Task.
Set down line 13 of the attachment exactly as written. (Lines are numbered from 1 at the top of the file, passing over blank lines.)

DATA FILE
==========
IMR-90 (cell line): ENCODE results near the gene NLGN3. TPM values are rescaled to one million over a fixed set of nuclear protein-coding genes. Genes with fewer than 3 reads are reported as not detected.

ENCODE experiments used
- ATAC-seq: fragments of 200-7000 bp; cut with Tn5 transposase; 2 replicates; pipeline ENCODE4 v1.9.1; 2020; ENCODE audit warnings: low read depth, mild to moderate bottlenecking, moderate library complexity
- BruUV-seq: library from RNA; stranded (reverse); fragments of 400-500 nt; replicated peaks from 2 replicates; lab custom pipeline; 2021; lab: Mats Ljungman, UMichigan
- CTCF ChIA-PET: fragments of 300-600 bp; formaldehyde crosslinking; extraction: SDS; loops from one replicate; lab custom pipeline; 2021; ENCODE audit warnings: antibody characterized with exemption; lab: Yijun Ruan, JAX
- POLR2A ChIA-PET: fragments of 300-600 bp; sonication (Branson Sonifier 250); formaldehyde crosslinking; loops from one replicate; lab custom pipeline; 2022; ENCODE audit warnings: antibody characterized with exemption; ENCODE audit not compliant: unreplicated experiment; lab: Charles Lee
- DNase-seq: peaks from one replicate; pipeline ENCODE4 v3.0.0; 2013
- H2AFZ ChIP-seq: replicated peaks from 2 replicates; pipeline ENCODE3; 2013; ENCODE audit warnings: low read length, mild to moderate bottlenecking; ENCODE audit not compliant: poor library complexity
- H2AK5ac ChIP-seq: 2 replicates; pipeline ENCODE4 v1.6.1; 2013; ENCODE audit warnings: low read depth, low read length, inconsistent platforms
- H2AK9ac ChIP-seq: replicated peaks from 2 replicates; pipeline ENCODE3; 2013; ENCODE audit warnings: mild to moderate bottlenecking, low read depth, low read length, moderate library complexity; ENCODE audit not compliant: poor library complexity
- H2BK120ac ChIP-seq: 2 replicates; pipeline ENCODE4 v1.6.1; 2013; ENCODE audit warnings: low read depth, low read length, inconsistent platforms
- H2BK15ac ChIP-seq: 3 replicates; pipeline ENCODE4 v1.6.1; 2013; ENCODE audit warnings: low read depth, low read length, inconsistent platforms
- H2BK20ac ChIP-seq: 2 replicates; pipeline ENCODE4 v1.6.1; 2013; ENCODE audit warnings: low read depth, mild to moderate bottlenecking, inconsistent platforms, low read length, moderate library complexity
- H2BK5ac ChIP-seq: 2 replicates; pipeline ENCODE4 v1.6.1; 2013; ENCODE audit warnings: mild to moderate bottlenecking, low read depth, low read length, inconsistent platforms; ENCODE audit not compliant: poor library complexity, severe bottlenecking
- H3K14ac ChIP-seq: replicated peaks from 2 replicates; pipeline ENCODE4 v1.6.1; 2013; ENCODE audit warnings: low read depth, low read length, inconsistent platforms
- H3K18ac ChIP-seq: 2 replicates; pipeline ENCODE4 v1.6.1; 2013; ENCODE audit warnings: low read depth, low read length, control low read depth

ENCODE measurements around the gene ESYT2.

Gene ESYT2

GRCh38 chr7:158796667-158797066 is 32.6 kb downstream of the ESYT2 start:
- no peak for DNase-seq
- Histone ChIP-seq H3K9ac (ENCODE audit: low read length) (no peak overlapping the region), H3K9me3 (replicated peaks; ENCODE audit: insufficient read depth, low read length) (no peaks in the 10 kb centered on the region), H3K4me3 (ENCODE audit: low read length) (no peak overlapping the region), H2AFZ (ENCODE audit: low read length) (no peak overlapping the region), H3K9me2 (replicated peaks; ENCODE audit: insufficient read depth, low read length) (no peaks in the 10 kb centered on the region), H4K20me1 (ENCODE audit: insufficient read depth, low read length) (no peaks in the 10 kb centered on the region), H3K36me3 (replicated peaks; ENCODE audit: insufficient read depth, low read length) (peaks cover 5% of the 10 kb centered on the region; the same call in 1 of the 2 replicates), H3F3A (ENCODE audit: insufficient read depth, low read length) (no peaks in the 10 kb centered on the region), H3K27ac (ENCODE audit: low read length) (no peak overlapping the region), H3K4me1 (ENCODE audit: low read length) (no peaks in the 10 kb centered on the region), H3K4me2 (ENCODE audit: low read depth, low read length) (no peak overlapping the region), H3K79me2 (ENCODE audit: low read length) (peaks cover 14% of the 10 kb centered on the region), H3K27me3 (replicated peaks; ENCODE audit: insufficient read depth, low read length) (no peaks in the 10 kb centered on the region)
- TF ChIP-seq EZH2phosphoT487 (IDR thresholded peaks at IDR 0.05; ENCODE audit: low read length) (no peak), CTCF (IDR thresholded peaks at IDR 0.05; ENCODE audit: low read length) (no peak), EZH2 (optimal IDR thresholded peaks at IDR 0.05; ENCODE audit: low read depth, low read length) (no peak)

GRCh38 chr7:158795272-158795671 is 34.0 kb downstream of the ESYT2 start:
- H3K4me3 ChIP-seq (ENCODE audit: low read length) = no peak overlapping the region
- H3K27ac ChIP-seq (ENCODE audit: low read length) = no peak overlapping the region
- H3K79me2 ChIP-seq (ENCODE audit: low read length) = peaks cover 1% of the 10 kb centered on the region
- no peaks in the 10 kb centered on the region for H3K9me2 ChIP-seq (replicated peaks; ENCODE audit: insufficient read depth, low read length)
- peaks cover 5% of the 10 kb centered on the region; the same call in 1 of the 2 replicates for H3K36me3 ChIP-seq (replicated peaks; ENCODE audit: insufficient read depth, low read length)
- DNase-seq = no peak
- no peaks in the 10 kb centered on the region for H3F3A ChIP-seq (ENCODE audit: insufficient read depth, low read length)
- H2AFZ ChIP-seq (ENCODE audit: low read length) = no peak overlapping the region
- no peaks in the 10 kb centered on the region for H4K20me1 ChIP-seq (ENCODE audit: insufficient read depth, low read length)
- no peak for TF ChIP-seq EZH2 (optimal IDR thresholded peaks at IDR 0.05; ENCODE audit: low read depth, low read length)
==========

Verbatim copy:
- H2BK20ac ChIP-seq: 2 replicates; pipeline ENCODE4 v1.6.1; 2013; ENCODE audit warnings: low read depth, mild to moderate bottlenecking, inconsistent platforms, low read length, moderate library complexity